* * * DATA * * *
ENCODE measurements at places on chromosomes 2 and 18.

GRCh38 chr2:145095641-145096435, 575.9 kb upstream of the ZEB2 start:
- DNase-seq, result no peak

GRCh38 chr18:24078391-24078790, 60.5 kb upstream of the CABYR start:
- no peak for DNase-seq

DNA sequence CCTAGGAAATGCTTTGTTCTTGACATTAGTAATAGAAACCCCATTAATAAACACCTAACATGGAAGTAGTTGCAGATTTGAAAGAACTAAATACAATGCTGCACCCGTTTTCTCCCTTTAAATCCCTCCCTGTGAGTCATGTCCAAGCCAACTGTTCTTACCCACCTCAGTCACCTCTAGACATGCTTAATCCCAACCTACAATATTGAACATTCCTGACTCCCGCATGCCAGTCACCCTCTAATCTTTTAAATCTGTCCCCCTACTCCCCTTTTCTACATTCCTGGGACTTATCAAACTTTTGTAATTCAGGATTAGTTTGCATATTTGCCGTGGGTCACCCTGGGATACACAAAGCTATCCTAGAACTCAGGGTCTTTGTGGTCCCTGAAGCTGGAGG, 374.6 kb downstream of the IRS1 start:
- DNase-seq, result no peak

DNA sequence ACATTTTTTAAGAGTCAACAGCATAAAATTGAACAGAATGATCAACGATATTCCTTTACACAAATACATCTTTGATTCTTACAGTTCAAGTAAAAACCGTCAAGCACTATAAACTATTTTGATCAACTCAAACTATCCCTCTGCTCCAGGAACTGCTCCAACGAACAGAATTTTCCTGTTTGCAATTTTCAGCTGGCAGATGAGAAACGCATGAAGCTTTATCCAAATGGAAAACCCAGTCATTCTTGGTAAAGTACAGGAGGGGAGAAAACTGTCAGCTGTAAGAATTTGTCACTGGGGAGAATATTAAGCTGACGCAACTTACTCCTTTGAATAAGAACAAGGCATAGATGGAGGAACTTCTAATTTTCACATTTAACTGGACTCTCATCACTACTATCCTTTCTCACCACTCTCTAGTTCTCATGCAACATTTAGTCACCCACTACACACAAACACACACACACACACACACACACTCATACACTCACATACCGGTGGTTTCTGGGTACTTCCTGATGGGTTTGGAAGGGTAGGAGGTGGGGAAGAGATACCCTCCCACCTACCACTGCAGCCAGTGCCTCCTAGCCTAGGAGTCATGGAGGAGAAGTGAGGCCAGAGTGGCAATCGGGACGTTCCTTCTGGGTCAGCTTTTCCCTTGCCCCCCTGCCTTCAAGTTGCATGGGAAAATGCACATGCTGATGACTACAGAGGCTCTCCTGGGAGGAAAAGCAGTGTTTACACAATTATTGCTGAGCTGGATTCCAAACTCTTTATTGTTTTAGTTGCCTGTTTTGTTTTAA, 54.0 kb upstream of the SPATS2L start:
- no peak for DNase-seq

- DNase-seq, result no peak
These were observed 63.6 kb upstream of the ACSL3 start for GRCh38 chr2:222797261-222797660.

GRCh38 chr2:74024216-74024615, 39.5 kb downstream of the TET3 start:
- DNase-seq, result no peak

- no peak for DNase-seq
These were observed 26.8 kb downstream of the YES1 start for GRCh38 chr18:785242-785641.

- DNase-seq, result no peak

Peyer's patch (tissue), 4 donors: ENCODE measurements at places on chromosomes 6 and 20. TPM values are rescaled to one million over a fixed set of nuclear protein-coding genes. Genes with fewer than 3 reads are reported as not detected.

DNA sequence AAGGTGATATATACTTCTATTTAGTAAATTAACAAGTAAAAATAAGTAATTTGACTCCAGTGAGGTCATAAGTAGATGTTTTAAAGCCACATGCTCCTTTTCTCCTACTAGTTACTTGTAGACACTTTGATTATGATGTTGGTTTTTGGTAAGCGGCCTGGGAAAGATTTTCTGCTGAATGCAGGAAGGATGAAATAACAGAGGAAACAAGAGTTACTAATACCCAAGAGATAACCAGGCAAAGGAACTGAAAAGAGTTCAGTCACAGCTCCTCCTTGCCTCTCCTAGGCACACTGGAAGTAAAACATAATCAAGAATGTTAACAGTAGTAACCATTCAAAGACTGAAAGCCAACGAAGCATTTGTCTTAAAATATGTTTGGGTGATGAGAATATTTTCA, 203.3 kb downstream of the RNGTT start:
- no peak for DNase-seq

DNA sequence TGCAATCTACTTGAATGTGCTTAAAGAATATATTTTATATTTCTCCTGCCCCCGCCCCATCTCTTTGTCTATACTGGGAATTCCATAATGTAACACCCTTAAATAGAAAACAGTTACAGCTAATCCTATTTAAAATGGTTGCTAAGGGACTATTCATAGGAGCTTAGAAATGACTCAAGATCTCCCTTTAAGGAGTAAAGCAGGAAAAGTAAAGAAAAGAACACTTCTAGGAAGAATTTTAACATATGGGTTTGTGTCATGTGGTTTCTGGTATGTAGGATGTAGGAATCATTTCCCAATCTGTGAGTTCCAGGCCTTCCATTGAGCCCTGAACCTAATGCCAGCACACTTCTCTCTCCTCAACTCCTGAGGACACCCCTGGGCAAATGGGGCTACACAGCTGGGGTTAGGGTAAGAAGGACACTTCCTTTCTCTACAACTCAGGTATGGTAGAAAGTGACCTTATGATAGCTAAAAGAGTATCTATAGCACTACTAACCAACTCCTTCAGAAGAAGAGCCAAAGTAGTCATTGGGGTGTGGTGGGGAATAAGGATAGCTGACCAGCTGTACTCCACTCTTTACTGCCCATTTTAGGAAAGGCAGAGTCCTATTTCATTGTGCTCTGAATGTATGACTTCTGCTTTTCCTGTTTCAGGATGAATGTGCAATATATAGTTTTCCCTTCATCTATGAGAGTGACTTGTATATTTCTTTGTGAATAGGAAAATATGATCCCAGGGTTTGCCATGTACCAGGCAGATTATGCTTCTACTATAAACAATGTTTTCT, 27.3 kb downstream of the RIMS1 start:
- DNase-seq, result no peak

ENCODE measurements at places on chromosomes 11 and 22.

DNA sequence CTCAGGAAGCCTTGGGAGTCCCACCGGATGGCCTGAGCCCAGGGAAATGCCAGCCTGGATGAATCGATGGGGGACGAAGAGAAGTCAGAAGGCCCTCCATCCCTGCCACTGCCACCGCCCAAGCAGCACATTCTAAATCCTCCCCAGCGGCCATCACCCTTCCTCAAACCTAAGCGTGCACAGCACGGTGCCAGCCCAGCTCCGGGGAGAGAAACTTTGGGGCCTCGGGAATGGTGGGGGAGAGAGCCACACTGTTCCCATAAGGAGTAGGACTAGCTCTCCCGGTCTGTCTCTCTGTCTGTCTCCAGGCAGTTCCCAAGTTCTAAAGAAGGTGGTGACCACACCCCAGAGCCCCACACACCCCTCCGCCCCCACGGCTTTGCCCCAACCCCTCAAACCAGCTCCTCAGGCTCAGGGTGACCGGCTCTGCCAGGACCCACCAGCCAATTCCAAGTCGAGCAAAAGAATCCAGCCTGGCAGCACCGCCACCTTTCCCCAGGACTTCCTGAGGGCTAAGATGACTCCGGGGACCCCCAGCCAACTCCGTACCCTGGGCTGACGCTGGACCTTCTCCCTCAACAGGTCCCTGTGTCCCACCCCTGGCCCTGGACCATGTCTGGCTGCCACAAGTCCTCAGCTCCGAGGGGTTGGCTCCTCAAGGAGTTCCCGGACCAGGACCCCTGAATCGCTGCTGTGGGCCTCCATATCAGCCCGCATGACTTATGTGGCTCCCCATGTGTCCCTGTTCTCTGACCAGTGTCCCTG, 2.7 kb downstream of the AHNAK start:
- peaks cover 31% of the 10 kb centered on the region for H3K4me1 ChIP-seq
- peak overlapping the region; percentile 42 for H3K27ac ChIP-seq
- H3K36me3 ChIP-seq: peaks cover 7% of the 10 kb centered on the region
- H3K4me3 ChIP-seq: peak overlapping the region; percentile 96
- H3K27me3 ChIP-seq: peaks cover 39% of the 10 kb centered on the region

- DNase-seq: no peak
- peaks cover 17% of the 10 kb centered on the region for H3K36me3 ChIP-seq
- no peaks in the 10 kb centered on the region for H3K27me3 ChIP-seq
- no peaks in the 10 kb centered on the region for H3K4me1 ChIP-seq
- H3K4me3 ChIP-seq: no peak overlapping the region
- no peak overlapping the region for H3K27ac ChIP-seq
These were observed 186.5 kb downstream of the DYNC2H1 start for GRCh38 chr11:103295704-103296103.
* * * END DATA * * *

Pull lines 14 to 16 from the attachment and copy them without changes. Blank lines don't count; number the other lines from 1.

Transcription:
- no peak for DNase-seq
These were observed 26.8 kb downstream of the YES1 start for GRCh38 chr18:785242-785641.

- DNase-seq, result no peak